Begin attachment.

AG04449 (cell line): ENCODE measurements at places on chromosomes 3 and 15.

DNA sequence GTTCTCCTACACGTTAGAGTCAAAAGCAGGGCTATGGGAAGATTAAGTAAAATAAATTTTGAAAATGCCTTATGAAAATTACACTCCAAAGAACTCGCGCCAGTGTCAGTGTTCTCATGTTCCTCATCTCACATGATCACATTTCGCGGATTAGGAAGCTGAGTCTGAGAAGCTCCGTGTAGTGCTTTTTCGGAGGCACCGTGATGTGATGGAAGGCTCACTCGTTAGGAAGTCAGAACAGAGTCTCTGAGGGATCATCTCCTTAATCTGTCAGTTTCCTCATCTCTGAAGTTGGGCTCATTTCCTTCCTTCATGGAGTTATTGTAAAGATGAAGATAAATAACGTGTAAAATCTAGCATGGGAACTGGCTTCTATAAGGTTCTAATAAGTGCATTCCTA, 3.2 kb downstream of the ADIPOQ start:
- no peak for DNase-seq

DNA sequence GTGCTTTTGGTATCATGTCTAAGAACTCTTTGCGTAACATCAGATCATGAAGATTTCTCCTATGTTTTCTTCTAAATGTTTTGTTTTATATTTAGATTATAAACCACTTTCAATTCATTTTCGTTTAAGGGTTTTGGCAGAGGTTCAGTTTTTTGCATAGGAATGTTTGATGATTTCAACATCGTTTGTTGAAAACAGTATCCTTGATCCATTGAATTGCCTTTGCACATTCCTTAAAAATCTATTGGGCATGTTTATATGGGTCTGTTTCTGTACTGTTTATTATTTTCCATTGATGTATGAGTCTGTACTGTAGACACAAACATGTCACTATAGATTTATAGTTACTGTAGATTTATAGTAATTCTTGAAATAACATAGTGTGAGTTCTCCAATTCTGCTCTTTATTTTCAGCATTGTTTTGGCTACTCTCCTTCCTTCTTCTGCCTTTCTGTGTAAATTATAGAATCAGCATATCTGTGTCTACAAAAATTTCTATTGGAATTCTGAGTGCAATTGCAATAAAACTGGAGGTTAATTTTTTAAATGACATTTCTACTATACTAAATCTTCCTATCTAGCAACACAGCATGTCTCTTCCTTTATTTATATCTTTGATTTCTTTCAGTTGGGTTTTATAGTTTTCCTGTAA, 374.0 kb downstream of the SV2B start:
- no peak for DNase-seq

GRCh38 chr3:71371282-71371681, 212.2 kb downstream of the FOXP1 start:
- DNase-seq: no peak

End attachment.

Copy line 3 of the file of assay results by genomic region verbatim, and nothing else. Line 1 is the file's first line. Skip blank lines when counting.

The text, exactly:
- no peak for DNase-seq